Today's Tennessean reported that Megan Barry made a preemptive move to counter charges that she is an atheist. I had not heard much about this prior to reading it in this morning's Tennessean, but had heard the vague rumor. I had chose to ignore it and not blog about it until Barry brought it up. Now that she has brought it up, I think it is fair game to question Barry's values and ask if she is hostile to people of faith.
I do not think one necessarily has to be Christian or a person of faith to be a good person. Also, one's personal religious believe is not much of a factor in whether or not I would support that person for public office. I personally think one can be a person of little faith or no faith and still be a good public servant and still be a good person, or one can be a person of strong faith and be a poor political leader. I think Jimmy Carter was a terrible president but I think he was a good man and a person of deep religious faith. I would prefer to have an atheist president or mayor who believes in balanced budgets and small government and personal liberty that have a liberal Christian who believes in prolific spending, who accumulates massive public debt and wants to impose their liberal concept of morality on other people. A profession or denial of faith in and of itself does not tell you a lot about a persons position on public policy matters.
The major reason to question Megan Barry's values is that she is married to Bruce Barry. To be fair, the beliefs of a husband and wife may not always mirror each other. The most obvious example of this is James Carville, Jr. the commentator and media personality who is a prominent figure in the Democratic Party, who is married to Republican political consultant Mary Matalin. How that marriage works I have no idea. I know I could not devote my self to a cause and be married to someone who is devoted to the opposite cause. More often than not a husband and wife have shared values.
Bruce Barry, is a columnist, blogger and current board member and past president of the ACLU of Tennessee. While on occasion I think the ACLU has been on the right side of defending free speech and has occasionally been on the right side of protecting other liberties, more often than not the ACLU seems driven by a desire to push people of faith out of the public square and to protect non believers from being offended by expressions of faith.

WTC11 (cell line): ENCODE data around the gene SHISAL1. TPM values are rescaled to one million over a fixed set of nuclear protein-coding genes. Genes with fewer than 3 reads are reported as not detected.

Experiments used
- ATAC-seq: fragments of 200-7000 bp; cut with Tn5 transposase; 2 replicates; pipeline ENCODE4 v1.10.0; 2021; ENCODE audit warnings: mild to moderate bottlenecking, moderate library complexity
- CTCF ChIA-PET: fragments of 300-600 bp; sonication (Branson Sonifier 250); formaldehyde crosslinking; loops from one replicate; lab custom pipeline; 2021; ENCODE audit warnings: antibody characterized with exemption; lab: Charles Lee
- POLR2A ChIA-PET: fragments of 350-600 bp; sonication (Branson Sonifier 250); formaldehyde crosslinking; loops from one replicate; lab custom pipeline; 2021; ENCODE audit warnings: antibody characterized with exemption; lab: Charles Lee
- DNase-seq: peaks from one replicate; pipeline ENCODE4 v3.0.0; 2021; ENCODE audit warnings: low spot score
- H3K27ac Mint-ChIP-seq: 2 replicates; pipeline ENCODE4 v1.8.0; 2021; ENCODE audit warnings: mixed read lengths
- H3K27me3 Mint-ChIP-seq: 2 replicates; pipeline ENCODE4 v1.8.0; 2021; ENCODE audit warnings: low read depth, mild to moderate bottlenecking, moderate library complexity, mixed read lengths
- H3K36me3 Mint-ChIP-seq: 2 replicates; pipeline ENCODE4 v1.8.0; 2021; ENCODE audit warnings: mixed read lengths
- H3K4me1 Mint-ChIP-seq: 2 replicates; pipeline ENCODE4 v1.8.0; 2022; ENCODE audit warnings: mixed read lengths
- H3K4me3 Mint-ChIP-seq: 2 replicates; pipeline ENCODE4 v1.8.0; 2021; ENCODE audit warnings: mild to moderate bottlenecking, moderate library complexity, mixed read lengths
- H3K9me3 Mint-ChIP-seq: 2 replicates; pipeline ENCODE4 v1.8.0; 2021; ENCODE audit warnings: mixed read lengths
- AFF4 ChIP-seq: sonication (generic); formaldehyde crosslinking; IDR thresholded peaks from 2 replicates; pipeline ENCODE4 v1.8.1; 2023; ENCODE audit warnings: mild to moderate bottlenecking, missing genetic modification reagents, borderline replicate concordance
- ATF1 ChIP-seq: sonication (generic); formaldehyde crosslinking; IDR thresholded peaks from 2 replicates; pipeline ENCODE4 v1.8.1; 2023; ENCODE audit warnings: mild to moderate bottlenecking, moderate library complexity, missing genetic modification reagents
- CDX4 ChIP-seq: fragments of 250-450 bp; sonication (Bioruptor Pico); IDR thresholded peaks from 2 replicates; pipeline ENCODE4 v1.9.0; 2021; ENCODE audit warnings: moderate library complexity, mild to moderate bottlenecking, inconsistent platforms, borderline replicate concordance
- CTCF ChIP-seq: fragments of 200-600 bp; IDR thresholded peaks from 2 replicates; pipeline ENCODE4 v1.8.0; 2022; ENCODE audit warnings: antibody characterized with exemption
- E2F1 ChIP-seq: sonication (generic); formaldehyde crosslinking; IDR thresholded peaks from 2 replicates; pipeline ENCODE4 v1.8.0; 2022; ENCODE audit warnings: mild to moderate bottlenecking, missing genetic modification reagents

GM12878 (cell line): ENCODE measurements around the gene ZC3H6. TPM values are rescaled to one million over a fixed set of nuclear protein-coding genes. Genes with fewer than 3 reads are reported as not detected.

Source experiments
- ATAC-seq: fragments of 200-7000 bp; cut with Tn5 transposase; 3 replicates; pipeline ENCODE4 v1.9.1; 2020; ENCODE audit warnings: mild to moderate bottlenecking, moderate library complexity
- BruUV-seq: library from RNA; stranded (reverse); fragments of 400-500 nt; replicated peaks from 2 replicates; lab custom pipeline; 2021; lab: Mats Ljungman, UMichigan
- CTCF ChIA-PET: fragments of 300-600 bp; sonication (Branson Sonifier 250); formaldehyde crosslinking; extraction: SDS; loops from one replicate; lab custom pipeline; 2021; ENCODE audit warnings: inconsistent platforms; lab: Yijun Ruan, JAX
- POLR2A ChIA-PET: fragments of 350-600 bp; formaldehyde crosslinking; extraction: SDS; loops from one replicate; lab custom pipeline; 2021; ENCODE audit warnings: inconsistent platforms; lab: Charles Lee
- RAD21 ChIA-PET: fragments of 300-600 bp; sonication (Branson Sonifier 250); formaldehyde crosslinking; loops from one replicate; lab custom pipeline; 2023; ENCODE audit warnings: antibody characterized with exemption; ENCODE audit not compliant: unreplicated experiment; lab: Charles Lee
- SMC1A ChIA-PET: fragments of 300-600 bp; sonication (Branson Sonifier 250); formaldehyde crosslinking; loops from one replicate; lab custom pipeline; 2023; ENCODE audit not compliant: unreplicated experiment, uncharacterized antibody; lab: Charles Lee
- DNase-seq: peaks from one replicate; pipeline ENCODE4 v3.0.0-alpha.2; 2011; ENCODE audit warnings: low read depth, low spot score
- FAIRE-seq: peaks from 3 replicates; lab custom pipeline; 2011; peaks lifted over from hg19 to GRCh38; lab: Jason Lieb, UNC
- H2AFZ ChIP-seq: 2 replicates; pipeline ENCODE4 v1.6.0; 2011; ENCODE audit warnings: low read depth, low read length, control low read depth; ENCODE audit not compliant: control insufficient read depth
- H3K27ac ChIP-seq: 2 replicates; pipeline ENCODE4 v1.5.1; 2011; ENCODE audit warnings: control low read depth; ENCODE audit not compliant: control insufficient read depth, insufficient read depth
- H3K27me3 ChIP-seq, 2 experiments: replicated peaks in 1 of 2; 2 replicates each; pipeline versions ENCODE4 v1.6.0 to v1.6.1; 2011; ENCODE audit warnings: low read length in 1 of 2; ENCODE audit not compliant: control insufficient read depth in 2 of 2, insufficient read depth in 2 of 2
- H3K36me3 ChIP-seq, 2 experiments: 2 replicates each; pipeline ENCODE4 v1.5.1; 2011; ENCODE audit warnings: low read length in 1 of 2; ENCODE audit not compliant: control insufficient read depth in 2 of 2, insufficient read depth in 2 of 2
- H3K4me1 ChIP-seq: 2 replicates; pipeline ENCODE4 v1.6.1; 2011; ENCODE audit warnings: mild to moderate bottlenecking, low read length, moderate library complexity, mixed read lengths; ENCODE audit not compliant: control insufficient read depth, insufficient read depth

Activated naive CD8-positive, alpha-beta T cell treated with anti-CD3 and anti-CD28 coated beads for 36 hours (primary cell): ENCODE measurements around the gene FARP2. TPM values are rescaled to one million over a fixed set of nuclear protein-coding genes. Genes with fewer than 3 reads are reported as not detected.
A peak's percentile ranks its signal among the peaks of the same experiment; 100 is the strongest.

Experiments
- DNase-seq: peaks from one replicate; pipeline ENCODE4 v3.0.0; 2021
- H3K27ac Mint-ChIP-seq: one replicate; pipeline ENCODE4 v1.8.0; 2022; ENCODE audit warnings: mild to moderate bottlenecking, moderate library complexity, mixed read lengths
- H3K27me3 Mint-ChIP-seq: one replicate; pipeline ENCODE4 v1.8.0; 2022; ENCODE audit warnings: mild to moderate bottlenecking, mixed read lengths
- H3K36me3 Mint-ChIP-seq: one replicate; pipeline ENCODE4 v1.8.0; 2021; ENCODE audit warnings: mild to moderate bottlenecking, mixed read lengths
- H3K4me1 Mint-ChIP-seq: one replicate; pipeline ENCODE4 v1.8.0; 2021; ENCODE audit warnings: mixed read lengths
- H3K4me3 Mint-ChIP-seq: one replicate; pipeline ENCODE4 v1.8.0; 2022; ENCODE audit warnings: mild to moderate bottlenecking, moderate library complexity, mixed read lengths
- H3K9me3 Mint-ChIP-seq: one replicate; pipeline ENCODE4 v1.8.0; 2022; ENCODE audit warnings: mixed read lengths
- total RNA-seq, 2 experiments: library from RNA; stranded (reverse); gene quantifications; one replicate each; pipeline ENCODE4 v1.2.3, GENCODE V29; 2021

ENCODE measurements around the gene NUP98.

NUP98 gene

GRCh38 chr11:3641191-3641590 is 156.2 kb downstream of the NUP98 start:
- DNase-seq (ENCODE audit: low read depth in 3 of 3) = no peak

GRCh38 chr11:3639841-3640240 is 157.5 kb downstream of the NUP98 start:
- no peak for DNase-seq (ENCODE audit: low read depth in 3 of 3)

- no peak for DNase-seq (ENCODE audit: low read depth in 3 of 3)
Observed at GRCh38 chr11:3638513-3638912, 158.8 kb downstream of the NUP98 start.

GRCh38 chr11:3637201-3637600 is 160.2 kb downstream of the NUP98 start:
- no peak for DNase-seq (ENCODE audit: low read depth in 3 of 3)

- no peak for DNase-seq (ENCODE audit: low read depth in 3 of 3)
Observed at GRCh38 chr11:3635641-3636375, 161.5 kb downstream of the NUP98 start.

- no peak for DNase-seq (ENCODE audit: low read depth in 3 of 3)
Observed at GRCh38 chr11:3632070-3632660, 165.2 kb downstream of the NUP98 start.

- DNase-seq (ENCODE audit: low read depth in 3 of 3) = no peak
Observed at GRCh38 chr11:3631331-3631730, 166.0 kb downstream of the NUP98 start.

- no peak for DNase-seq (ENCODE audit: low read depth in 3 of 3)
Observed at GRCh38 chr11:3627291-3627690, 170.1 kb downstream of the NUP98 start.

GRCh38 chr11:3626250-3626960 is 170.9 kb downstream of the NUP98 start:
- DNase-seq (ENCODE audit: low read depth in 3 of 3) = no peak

Bruce Barry was board president of ACLU of Tennessee from 1999 to 2009. During Barry’s tenure, the ACLUTN took several extreme positions:
- Fought the passage of “Choose Life” license plates in 2003.
- Opposed new restrictions on partial birth abortions in 2008.
- Opposed the National Day of Prayer in 2005.
- Fought the posting of the Ten Commandments in Monroe County in 2004 and requested their removal in Rutherford County in 2006.
- Barry criticized legislation that would protect students’ religious expression in public schools: Today at the Capitol: More Religion as Much as Possible.
- Barry implied the religious right wished to return to slavery: Faith Drives New Political Movement: Slavery?
- Barry said Belmont University was “bigoted” and employs discrimination because the school with a Christian mission dismissed a lesbian professor. In a piece titled Orienting for the future he wrote, "A Christian university can cloak its bigotry and discrimination in a shroud of religious doctrine, but that doesn’t compel its stakeholders to admire the fabric or the fit.”
- Barry argued collective bargaining is a “universal human right” in Labor Rights and Wrongs.
- Used disparaging language to describe Republicans and conservatives in a blog post, Feeling Better About Tennessee’s Unhinged State GOP, he said:
It’s pretty depressing this time of year looking in on the Tennessee legislature’s weekly wingnut chronicle — those persistent reminders of just how far our GOP led state can stray from sanity. Fortunately, for those of us dispirited by the rightwing mayhem that sucks all the rational air out of the room in Tennessee, scientific psychology offers an easy remedy: social comparison theory. In simple terms, we can shore up our self worth by comparing ourselves with others. The good news is it turns out Tennessee lacks a monopoly on unhinged conservatives.
This is only a sample. If one searches, one can find more that reveals a contempt for traditional values and people of faith. None of this of course even proves that Bruce Barry is an atheist, and it certainly does not prove that Megan Barry is an atheist, but I think it does show that the values of Bruce Barry or not the values of most Nashvillians and I think it is fair to assume Megan Barry shares her husbands values unless there is reason to believe she does not.